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Cilician Plains

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Revision as of 20:51, 16 May 2010 by Vidimian (talk | contribs) (Get around: some on highways in the region, safety cautions)

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Cilician Plains

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Cilician Plains, or Çukurova in modern Turkish, is in Mediterranean Turkey.



  • Adana — undoubtedly capital of the region, a riverside city with some industry
  • Karataş — a sea-side resort mainly enjoyed by locals of the region
  • Osmaniye
  • Yumurtalık — a town on the coast

Other destinations


Cilician Plains are the largest lowland of Turkey with the occasional rocky hill topped by a Crusader castle. Cilician Plains geographically extends a little into Mersin Province (towards Tarsus and Mersin) in the west, however here we take them only as Adana and Osmaniye Provinces. The Plains are bordered by Central Anatolia to north, Southeastern Anatolia to east, and Hatay Province to southeast. There is a short strip of shoreline on the Mediterranean to the south, too, but unlike its westernly neighbours, this section of the coast is not renowned for beaches.

The main industries of the past were (and to some degree, still are) cotton and citrus growing. Today some heavy industry has also entered the scene, as well as the oil and gas pipelines coming from the Caucasus and Caspian Sea and reaching the Med coast here.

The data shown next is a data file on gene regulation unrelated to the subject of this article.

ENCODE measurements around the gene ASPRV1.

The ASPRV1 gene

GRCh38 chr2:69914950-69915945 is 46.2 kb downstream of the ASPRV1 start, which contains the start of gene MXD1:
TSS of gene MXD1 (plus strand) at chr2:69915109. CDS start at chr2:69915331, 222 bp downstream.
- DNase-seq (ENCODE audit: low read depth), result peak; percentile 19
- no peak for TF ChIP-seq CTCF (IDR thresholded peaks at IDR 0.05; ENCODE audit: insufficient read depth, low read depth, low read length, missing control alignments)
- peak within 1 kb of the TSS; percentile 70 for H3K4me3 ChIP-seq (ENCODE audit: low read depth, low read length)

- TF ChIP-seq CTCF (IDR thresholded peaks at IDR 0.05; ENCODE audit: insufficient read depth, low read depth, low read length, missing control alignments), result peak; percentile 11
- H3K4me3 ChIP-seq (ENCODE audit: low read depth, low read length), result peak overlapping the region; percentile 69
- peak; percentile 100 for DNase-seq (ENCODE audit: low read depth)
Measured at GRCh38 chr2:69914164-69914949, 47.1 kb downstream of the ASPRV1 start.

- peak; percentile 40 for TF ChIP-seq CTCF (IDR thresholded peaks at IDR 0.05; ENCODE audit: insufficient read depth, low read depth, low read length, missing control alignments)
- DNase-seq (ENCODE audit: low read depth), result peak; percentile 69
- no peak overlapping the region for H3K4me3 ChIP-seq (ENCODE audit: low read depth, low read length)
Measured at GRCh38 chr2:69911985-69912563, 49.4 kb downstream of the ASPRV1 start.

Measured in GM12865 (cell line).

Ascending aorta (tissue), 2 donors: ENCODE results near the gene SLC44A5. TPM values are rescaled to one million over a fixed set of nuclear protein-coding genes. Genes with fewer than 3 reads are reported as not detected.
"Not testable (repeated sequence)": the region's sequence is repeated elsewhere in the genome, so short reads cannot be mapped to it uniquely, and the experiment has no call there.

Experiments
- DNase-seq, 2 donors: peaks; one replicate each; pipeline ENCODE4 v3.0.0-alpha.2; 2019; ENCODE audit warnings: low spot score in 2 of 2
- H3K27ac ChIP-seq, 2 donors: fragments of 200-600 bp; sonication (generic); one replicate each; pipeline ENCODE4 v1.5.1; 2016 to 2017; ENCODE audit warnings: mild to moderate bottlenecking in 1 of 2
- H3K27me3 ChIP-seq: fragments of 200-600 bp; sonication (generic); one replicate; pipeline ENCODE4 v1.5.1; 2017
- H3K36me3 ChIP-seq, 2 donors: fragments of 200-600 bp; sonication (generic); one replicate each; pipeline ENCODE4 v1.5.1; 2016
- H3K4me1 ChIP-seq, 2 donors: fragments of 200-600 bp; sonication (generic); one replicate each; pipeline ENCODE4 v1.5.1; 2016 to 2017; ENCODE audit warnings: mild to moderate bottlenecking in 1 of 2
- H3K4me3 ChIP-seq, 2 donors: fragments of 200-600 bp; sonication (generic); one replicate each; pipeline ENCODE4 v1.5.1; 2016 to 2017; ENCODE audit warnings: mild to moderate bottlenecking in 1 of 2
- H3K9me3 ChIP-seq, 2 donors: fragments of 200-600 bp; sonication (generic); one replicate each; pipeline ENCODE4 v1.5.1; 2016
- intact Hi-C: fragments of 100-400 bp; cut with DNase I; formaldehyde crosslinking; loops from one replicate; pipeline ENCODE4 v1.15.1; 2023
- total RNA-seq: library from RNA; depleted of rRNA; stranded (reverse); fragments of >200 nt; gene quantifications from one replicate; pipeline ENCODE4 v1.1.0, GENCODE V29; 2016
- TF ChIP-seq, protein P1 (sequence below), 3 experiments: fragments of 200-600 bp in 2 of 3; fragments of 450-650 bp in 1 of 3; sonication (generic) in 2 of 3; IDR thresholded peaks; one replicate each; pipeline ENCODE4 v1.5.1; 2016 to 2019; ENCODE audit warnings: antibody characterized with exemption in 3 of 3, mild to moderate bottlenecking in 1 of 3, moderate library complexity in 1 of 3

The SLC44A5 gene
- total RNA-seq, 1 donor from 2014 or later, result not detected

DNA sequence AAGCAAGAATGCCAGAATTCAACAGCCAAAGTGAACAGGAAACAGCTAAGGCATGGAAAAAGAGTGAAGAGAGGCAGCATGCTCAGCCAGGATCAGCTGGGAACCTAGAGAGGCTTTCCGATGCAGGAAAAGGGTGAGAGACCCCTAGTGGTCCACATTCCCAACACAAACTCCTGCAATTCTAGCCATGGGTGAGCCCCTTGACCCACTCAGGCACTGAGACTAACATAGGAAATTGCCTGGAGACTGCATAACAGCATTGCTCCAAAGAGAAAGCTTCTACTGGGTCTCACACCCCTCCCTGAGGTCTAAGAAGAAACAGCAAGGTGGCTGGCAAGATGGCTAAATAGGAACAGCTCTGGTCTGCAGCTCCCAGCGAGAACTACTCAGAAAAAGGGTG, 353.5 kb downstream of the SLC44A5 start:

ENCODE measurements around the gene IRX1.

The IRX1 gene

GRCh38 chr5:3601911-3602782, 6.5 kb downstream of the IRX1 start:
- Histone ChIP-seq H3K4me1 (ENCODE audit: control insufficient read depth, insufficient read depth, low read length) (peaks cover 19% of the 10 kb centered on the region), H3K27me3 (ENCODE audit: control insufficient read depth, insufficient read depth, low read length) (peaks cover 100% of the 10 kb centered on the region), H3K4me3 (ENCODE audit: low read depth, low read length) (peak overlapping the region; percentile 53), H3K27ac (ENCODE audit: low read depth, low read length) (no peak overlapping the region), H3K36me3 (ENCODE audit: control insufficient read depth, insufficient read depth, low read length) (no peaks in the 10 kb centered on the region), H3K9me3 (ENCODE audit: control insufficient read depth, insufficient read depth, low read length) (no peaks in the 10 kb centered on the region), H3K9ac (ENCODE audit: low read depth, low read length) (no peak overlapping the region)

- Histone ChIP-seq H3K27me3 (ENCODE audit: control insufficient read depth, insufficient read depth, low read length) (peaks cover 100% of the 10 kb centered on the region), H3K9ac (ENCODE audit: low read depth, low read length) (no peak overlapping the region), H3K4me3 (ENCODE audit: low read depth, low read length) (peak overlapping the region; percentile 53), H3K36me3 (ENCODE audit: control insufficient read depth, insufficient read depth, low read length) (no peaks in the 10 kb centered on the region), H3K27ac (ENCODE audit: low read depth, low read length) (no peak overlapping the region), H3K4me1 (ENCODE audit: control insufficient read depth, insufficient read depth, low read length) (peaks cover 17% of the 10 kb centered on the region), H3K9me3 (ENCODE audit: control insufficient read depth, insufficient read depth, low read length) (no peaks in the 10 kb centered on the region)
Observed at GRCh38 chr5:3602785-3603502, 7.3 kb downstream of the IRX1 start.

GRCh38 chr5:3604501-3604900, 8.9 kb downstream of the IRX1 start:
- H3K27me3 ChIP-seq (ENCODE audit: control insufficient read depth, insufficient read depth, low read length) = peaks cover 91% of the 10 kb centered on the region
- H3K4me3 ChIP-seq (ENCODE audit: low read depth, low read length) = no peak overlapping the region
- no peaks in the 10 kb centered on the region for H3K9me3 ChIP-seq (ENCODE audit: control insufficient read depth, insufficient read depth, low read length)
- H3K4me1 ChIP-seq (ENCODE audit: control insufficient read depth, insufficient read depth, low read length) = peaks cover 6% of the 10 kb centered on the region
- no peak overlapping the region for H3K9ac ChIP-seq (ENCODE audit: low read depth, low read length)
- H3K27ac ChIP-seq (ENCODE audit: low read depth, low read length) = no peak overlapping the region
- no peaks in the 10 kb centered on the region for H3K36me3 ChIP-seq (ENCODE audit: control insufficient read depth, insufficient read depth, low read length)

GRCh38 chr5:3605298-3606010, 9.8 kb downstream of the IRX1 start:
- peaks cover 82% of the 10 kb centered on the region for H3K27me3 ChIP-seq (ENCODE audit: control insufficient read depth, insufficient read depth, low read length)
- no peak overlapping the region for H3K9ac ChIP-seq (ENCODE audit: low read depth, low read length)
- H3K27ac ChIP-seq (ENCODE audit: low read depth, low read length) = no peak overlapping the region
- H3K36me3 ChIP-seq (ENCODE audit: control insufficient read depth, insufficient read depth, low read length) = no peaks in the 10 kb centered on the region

Get in

  • Adana's international airport is so far the only airport in the region.
  • Adana is well served by intercity buses and trains.
  • The region is connected by the motorways O-21 to north (Central Anatolia), O-51 to west (Mersin Province), O-52 to east (Southeastern Anatolia), O-53 to south (Hatay Province). There are also toll-free highways that are in fairly good condition from all directions.

Get around

The highway D400, which traverses through major cities and towns of the region, and 8-lane motorway/toll-road O-51/O-52/E90, which lies a few km north of D400, form the backbone of local traffic.

However, due to the reports of banditry on quite desolate O-51/O-52, especially in the section between Adana and Osmaniye, drivers are advised not to stop even on the orders from someone seemingly police or to help what is seemingly an accident on the edge of the road, as these are usual tricks known to make drivers stop and easily rob them of valuables.






  • Şalgam suyu or fermantated hot carrot juice, though possible to find at kebab joints and some supermarkets nationwide nowadays, is originated from this region.

Stay safe

Get out

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